Use of Force Training- A New Standard for Law Enforcement

By: Peter F. Boyce, General Counsel
National Narcotics Officers Association Coalition

The definition of Use of Force varies by state and often varies locally by agency.  Amnesty International, in a 2015 study asserts that "all 50 states fail to comply with the international law and standards on the Use of Lethal Force."  Only two states (Georgia & Tennessee) provide for training of police on the Use of Force by statute.
According to the Department of Justice, Federal Law Enforcement may only use deadly force "when necessary, that is when the officer has a reasonable belief that the subject of such force poses an imminent danger of death or serious physical injury to the officer or another person."  Some in the media and on the left of the political spectrum advocate that lethal force (firearms) "may only be used when strictly unavoidable in order to protect life."
Is pointing a firearm at someone a Use of Force or a Show of Force?  According to a Justice Department Settlement Agreement with Albuquerque, New Mexico in 2014, the Use of Force is "a physical effort to compel compliance by an unwilling subject above unresisted handcuffing including pointing a firearm at someone."  Does a taser point constitute a Use of Force?  Can deadly force be used to prevent the escape of all felony suspects or only to prevent the escape of a felony suspect who presents an imminent danger.  Some states allow deadly force to be used to prevent the escape of all felony suspects, while most states and the Federal government follow the holding in Tenn v. Garner and require that the felony suspect must pose an imminent danger before deadly force can be employed.    
Widespread media reports of police Use of Force over the last 18 months have raised significant questions regarding law enforcement's Use of Force.  Several police departments, police organizations and most notably the President's Task Force on 21st Century Policing in 2015 sought to identify the best police practices and offer recommendations on how these practices can promote effective crime reduction.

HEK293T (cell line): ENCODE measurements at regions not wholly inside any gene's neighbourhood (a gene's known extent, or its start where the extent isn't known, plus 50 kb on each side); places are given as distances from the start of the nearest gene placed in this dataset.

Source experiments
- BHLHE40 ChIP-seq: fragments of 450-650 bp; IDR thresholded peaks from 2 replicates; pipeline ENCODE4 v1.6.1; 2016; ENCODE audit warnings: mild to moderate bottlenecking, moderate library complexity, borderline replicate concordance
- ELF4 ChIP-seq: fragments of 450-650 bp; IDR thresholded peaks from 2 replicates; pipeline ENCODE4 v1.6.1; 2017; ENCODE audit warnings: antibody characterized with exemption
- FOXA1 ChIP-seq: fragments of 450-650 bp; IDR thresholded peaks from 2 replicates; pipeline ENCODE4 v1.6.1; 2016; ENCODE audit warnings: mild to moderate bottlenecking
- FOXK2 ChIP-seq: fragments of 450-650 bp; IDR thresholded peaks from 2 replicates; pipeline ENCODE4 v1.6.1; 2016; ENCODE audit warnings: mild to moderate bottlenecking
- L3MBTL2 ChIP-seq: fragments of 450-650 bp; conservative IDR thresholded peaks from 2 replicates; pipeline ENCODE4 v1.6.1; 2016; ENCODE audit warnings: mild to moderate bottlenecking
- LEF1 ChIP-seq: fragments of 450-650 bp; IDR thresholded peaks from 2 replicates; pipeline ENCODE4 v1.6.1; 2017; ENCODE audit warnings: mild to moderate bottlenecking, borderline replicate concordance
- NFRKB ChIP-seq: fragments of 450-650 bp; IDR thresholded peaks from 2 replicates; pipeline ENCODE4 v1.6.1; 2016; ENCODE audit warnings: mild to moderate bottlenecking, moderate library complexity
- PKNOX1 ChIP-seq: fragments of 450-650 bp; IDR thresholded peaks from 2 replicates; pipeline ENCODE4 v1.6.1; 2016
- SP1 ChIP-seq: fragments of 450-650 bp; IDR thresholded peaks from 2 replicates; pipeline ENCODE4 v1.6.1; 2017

Media scrutiny, civil lawsuits and huge financial judgments against officers and police departments have made continuous Use of Force Training an absolute mandate for all law enforcement personnel.
It seems inevitable that the federal government will mandate many of the recommendations of the President's Task Force on 21st Century Policing and tie funding for state and local police to comply with training and reporting requirements of the Task Force's recommendations.
The study commissioned by the President was extensive with input from a broad section of law enforcement as well as members from the private and legal communities.  Some key components of the recommendations were that each officer receive Use of Force training on an annual basis. Training on de-escalating conflict and the need for special consideration for the mentally ill and emotionally disturbed should be a focus of continuous training.
According to the Task Force, community policing, as a way of doing business, is the cornerstone of the 21st century law enforcement.  The report also stresses that officers have a guardian mindset not a warrior mindset, be trained to treat everyone they encounter with dignity and respect, be neutral and transparent in decision making, and always convey trust worthy motives.  Proportionality, as it pertains to the Use of Force concept, needs to be reinforced as well as accountability for each substantive citizen encounter.